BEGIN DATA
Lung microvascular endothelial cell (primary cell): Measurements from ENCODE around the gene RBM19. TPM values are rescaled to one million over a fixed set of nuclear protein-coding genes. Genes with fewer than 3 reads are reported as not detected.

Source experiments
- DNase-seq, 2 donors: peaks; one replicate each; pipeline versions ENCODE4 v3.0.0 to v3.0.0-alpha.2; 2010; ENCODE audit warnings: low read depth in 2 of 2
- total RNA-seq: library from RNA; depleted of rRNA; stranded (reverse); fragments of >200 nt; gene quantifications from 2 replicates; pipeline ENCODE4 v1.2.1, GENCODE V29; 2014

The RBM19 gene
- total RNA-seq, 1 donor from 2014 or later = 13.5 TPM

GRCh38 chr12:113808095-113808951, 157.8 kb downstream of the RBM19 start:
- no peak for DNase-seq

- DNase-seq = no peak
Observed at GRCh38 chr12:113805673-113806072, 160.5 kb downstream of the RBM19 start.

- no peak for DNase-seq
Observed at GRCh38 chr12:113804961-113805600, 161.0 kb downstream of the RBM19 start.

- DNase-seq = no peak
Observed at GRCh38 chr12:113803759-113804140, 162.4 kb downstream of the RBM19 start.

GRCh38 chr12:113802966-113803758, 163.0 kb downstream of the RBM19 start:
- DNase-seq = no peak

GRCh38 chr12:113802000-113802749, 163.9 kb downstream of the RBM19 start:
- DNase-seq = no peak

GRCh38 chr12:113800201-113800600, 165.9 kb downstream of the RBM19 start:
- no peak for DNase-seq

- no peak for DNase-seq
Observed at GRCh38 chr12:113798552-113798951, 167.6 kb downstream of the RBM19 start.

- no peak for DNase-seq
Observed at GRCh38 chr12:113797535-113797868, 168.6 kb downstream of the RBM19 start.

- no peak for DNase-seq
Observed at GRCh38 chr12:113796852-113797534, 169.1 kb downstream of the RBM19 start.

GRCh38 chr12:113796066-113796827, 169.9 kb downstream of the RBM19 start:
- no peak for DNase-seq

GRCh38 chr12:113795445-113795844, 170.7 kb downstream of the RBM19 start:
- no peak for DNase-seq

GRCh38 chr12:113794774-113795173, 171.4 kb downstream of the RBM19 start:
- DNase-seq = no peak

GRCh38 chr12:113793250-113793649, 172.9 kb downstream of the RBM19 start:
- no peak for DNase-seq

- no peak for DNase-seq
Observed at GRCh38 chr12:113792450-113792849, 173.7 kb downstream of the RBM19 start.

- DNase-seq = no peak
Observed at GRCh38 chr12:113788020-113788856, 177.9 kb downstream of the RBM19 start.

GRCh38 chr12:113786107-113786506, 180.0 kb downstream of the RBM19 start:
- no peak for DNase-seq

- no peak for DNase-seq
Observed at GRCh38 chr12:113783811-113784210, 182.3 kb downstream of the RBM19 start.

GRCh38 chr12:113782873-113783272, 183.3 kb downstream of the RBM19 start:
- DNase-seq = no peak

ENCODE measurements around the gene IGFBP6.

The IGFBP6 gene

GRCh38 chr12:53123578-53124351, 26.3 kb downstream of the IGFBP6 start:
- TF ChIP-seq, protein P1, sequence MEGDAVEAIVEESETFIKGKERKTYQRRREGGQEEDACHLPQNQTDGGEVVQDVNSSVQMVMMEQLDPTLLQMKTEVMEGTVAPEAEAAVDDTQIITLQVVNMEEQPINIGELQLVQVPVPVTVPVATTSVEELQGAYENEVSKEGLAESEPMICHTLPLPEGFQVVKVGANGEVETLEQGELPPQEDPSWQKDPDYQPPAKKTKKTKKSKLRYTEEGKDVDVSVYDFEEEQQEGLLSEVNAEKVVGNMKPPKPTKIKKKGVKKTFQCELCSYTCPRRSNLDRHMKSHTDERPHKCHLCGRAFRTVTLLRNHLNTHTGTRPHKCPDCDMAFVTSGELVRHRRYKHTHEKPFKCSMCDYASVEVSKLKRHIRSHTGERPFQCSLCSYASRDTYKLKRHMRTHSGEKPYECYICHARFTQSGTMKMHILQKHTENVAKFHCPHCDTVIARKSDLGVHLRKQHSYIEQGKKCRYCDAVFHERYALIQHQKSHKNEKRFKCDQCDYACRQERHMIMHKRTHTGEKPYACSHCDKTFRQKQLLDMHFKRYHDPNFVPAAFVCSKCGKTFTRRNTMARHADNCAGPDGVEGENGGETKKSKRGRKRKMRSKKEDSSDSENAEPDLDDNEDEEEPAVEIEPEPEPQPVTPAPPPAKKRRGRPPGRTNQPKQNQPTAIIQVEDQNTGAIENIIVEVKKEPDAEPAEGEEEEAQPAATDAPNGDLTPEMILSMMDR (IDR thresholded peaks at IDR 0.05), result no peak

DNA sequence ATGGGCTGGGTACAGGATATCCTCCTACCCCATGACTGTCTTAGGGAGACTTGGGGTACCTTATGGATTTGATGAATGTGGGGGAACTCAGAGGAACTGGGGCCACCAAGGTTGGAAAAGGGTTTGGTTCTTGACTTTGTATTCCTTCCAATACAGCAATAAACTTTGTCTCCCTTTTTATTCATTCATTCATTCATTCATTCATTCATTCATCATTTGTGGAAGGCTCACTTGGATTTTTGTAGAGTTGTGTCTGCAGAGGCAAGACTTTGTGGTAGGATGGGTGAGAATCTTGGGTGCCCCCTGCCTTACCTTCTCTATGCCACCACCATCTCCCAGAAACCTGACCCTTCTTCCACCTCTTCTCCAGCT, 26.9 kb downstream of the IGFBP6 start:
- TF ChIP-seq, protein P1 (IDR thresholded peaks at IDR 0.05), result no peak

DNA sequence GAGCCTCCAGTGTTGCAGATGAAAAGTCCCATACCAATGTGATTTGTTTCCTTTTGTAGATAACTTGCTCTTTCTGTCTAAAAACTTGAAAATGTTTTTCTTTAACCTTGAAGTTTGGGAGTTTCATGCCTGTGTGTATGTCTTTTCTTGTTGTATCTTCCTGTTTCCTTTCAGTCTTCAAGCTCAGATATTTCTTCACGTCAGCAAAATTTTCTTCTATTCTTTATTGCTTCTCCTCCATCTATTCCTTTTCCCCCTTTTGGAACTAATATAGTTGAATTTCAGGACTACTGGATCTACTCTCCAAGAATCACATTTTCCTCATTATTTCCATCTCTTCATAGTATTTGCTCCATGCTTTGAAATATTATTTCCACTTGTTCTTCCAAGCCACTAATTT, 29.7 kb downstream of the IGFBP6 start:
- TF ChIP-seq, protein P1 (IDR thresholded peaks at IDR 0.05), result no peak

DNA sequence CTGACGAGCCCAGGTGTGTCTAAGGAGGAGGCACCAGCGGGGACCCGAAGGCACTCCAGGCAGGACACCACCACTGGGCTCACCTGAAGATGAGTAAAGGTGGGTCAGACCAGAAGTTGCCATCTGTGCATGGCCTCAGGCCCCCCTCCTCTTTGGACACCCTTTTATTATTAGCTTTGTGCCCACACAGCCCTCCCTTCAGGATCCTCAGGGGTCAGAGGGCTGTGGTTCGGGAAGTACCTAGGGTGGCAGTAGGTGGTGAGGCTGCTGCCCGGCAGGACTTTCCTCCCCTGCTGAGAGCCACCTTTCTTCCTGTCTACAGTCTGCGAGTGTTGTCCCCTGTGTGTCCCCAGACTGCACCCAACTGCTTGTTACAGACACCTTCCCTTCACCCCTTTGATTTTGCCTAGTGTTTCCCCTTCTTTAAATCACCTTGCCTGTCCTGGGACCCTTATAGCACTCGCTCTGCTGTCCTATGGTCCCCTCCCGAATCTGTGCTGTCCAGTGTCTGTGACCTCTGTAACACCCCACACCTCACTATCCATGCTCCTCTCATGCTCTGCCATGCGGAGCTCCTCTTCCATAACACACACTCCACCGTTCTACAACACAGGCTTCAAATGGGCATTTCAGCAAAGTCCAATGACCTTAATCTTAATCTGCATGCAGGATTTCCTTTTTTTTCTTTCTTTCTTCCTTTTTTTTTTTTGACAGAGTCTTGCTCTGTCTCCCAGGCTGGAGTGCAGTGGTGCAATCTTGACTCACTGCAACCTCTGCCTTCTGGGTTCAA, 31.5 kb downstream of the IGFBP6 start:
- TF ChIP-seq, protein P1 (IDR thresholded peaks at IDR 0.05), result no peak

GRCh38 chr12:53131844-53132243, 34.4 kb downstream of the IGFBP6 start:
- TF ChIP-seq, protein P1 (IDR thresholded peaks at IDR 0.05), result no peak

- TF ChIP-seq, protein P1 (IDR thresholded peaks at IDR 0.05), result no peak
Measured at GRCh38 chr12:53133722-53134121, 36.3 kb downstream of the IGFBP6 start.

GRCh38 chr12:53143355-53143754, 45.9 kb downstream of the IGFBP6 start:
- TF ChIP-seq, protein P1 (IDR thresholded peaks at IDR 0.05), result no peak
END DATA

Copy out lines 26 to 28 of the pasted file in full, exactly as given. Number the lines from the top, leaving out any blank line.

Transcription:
Observed at GRCh38 chr12:113796852-113797534, 169.1 kb downstream of the RBM19 start.

GRCh38 chr12:113796066-113796827, 169.9 kb downstream of the RBM19 start:
- no peak for DNase-seq